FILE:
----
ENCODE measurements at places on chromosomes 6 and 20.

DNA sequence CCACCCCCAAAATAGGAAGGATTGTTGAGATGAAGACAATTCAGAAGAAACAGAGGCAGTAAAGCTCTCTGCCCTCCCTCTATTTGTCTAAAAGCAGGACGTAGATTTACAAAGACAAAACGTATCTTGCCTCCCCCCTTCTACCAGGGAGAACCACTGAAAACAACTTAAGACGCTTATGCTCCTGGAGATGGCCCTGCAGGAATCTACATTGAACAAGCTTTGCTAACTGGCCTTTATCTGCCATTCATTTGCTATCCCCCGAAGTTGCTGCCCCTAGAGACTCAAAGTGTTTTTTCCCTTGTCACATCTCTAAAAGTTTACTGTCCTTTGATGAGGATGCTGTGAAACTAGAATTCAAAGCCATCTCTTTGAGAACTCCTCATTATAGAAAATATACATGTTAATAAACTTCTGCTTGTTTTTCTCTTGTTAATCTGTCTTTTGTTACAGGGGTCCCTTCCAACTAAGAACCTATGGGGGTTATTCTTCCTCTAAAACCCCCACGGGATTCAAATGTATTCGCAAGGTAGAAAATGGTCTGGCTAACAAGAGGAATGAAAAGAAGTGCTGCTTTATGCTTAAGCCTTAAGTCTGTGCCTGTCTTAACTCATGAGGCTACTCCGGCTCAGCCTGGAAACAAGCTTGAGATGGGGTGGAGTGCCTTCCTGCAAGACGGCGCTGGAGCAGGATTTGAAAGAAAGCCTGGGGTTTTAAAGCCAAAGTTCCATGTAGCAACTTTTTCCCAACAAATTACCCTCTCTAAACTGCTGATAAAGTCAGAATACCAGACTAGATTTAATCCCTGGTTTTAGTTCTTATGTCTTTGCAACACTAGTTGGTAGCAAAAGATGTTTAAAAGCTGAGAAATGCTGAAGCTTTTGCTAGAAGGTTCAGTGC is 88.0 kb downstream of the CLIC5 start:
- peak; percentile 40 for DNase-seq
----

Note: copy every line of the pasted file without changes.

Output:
ENCODE measurements at places on chromosomes 6 and 20.

DNA sequence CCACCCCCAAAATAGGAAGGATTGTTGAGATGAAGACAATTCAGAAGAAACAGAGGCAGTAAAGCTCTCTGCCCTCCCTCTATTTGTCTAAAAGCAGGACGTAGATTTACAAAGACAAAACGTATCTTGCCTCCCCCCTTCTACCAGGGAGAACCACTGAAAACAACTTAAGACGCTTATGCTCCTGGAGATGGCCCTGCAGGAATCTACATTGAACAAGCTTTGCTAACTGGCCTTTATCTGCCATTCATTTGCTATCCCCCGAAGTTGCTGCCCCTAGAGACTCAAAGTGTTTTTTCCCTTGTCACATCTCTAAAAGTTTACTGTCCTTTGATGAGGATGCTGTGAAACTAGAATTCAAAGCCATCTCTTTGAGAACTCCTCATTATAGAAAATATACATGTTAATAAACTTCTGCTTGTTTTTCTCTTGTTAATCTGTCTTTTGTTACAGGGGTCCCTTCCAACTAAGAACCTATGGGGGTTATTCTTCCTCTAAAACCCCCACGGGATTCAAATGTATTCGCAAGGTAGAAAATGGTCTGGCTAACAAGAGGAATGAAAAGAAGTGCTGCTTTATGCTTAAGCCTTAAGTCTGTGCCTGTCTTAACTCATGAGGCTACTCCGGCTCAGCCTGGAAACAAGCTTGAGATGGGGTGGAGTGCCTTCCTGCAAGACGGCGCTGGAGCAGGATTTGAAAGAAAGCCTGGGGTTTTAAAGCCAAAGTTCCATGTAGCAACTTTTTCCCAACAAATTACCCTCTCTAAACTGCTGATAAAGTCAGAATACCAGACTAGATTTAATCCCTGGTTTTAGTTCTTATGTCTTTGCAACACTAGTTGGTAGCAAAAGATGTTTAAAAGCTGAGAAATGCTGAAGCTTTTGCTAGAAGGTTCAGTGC is 88.0 kb downstream of the CLIC5 start:
- peak; percentile 40 for DNase-seq